by Joyce Dudley, Santa Barbara County District Attorney
Last year I joined the newly organized group of Prosecutors Against Gun Violence (PAGV). This group is principally made up of elected District Attorneys from across the country, primarily from major cities.
PAGV’s mission is to focus on gun violence prevention strategies ranging from policy advocacy to improved enforcement of existing laws.
Our first meeting was held in Atlanta, Georgia. At that meeting there were several excellent presentations on gun violence relating to a variety of topics including: Mental Illness, Trafficking Weapons, Domestic Violence, Legislation, and Mass Murders. At the end of that meeting we decided to create two future summits, one that focused on the nexus between gun violence and mental illness and the other on the link between gun violence and domestic violence.
Last week we met in Miami to discuss the nexus between gun violence and mental illness. I was one of the conference organizers. My role was to interview potential presenters. I interviewed and was most impressed by David A. D’Amora and Harold I. Schwartz. David is the Director of the National Initiatives Council of State Governments Justice Center in NYC. Harold is the Psychiatrist-in-Chief at The Institute of Living at the University of Connecticut School of Medicine. Harold also co-authored the Sandy Hook Report.
Mr. D’Amora explained that clinicians and policymakers who seek ways to reduce violence need to pay greater attention to demographics like age and gender. He also felt massive cuts to mental health care have impacted our ability to intervene early for those showing the beginning signs of mental illness. He additionally believes that we must protect against over-reaction and not leap to the false conclusion that there is a strong correlation between mental illness and gun violence. Finally, Mr. D’Amora reminded our audience to think beyond psychiatric diagnoses by prioritizing interventions that directly address trauma, substance abuse, anger, work, education, family discord, social isolation, and other criminogenic factors.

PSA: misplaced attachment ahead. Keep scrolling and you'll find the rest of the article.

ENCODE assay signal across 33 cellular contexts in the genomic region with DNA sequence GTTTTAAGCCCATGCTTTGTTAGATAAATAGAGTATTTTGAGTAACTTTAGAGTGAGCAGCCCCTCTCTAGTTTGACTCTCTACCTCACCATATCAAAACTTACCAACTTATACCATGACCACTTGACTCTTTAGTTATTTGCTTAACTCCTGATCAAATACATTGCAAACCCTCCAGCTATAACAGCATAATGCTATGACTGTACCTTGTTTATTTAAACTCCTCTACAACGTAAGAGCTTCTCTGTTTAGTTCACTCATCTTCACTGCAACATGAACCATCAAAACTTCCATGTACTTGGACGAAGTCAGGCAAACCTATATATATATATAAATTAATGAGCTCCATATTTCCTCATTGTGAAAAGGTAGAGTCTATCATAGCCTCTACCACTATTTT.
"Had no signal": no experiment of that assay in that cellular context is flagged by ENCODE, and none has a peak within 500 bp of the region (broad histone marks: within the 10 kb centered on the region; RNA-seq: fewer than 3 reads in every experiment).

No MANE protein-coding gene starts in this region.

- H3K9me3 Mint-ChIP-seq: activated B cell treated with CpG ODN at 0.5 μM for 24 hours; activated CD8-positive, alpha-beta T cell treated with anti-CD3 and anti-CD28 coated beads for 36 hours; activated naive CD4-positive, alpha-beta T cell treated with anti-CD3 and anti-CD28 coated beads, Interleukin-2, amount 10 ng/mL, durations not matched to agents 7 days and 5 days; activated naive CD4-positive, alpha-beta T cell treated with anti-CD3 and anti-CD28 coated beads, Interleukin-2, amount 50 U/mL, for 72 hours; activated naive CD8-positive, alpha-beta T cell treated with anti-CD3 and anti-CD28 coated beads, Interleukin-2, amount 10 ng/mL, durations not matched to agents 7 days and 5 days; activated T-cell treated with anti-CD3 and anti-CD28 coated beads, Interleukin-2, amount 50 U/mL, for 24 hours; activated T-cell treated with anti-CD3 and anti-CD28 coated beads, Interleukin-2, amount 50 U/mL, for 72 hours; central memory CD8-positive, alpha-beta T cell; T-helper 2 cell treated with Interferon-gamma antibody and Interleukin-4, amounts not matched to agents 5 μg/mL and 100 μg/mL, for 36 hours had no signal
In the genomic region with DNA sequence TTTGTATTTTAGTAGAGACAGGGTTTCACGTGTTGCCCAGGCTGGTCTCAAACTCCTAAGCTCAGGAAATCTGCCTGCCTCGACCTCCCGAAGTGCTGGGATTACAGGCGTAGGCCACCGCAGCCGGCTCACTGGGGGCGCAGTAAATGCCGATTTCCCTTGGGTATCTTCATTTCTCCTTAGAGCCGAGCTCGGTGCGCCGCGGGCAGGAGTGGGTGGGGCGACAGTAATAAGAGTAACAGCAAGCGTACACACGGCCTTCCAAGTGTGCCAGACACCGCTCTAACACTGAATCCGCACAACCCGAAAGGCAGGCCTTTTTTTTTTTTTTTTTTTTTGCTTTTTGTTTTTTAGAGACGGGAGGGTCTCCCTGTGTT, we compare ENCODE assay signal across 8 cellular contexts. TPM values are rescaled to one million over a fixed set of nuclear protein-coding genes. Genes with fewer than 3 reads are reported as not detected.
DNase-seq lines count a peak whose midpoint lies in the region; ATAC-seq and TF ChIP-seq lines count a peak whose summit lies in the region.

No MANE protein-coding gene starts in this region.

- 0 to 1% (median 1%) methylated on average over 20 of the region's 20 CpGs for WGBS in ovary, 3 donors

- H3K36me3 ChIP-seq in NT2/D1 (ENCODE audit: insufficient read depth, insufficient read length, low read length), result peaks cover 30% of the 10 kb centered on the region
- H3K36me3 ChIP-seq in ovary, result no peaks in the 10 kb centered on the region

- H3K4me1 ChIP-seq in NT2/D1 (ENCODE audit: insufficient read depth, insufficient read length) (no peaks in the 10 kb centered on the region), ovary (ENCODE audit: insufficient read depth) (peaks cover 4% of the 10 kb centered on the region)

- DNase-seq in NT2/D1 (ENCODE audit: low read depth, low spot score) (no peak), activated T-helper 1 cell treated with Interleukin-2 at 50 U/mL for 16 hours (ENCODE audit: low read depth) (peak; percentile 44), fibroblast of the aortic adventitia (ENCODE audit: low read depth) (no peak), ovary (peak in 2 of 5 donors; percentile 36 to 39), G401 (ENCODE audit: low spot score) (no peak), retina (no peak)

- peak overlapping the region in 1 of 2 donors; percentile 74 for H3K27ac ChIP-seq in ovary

Dr. Schwartz was also deeply concerned about the lack of treatment for those suffering with mental illness but felt the criminal justice system should focus its attention on evidence-based risks such as: individuals who are convicted of violent misdemeanors; those subject to a temporary domestic violence restraining order; those convicted of two or more DUIs within five years; and, finally, those convicted of two or more controlled substance misdemeanors within five years.
Although not a speaker interviewed by me, I found Dr. Charles Nemeroff’s presentation to be the most illuminating. Dr. Nemeroff, Chairman of the University of Miami Department of Psychiatry, spoke about the strong link between those who were abused as children and those who later become perpetrators of violent crimes.
I came away from the most recent conference confident my office is on the right path by rigorously prosecuting child abusers, drug dealers, and those with relevant prior offenses, while at the same time vigorously supporting the efforts of those who seek treatment for trauma and addiction. I also felt proud of the fact that the laws and programs we have created in California are among the best, but are mere dreams for many prosecutors from other states. Still, we in California must continue to support our state legislators’ efforts to reduce gun violence in every way we can and to remain vigilant in our efforts to both educate and intervene whenever possible.